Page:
James Netterville
Faculty Member

Laryngoscopy in bilateral vocal fold immobility: can you make a diagnosis?

Cohen SM, Garrett CG, Netterville JL, Courey MS
Ann Otol Rhinol Laryngol. 2006 115 (6): 439-43

PMID: 16805375 · DOI:10.1177/000348940611500607

OBJECTIVES - This study explores whether videoendoscopic findings and patient history help make the diagnosis in bilateral vocal fold immobility (BVFI).

METHODS - Medical records from 1995 to 2003 were searched to identify patients with posterior glottic stenosis (PGS) and bilateral vocal fold paralysis (BVFP) who also had videoendoscopic examinations. Videoendoscopic examination findings that could help differentiate PGS from BVFP were identified a priori. A weighted scoring index, based on the adjusted odds ratios of significant examination findings on multiple logistic regression, was derived. Associations between the weighted scoring index, patient history, and diagnosis were then evaluated.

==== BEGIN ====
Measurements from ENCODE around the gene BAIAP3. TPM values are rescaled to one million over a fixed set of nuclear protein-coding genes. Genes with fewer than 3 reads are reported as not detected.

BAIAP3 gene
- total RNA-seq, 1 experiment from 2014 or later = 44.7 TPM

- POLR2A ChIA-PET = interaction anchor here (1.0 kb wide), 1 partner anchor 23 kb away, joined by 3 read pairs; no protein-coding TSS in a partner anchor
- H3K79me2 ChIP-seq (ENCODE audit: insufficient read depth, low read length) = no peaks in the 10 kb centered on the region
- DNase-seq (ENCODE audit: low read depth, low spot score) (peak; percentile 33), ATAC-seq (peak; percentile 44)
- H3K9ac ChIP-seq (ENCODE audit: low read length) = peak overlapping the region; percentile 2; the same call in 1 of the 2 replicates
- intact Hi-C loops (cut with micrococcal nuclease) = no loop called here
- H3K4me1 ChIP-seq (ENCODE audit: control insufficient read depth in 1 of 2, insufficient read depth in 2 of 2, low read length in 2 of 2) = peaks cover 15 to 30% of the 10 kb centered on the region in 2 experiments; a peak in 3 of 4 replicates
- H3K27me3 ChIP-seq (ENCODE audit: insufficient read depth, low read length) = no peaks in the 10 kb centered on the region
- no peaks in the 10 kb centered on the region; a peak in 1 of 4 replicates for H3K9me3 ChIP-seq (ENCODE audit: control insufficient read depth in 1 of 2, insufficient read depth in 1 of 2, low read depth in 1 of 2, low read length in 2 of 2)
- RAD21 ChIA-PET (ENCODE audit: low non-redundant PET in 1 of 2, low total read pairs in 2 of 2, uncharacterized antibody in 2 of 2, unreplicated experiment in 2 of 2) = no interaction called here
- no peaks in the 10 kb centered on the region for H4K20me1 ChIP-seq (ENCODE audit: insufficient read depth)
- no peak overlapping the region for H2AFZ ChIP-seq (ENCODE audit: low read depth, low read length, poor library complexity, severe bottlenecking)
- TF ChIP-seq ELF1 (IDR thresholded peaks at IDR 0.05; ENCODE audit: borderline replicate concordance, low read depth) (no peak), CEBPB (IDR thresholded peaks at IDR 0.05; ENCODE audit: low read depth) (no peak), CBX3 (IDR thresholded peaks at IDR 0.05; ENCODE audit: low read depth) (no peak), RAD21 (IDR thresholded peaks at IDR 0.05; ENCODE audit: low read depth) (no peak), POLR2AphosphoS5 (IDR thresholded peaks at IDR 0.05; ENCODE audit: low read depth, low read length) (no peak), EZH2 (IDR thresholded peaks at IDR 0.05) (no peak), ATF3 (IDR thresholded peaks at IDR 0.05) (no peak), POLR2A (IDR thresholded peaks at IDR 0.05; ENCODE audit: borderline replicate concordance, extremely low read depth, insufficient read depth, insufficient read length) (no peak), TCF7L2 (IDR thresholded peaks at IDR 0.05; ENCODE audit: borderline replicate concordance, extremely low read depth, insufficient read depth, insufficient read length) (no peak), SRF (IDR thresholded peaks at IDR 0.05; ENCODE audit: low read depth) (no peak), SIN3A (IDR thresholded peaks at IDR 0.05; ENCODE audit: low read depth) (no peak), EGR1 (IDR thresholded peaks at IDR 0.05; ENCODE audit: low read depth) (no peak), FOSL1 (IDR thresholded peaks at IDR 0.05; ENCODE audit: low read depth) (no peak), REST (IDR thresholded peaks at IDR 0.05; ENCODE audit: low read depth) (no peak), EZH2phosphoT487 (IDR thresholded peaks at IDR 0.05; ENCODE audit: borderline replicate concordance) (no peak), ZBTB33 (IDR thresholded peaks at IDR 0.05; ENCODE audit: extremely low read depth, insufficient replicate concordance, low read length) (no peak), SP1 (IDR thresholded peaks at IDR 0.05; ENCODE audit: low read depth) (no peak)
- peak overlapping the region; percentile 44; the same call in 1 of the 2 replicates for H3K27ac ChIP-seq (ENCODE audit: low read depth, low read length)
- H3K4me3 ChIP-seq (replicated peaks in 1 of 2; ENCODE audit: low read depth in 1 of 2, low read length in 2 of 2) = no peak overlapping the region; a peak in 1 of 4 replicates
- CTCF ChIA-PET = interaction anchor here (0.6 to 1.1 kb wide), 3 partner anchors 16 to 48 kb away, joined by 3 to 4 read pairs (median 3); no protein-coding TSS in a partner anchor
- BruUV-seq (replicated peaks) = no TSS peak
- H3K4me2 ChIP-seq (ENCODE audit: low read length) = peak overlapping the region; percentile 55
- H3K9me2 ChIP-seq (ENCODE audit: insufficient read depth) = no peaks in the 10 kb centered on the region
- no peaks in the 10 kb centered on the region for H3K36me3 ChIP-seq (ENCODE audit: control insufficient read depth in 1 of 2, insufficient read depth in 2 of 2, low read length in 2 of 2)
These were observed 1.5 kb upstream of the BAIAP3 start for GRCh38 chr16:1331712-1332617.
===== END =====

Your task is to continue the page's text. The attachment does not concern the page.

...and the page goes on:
RESULTS - Twenty-six patients with BVFP and 28 patients with PGS were identified. Posterior glottic scar (weight = 2), medial arytenoid erosion with a widened posterior glottis (weight = 1), and appropriate vocal fold motion (weight = 1) were significant variables (p < or = .05, multiple logistic regression) and constituted the weighted scoring index. A weighted scoring index of > or = 2 and a history of prolonged intubation predicted PGS in 95.2% of cases. A weighted scoring index of < or = 1 and a history of neck surgery predicted BVFP in 95.0% of cases.

CONCLUSIONS - The weighted scoring index with the patient history provides an objective tool for diagnosing BVFI.

MeSH Terms (14)

Adult Diagnosis, Differential Female Follow-Up Studies Humans Laryngoscopy Laryngostenosis Male Middle Aged Retrospective Studies Severity of Illness Index Video Recording Vocal Cord Paralysis Vocal Cords

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